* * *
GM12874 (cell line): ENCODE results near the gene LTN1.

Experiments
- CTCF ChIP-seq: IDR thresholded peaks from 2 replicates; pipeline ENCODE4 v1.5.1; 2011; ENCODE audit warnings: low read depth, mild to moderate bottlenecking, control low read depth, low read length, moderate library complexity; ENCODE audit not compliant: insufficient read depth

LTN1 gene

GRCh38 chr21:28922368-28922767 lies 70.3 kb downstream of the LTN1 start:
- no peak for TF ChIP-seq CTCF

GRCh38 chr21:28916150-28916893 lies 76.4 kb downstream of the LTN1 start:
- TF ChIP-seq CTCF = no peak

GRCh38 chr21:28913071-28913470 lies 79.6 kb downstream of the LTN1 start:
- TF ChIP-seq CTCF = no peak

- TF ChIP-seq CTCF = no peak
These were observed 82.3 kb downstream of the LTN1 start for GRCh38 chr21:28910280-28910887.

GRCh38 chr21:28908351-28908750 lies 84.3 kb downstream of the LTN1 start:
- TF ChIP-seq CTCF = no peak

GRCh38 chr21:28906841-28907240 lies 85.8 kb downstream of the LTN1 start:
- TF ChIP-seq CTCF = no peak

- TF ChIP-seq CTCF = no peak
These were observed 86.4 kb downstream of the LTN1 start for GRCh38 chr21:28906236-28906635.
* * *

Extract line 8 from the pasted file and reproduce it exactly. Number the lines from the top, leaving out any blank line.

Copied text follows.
- TF ChIP-seq CTCF = no peak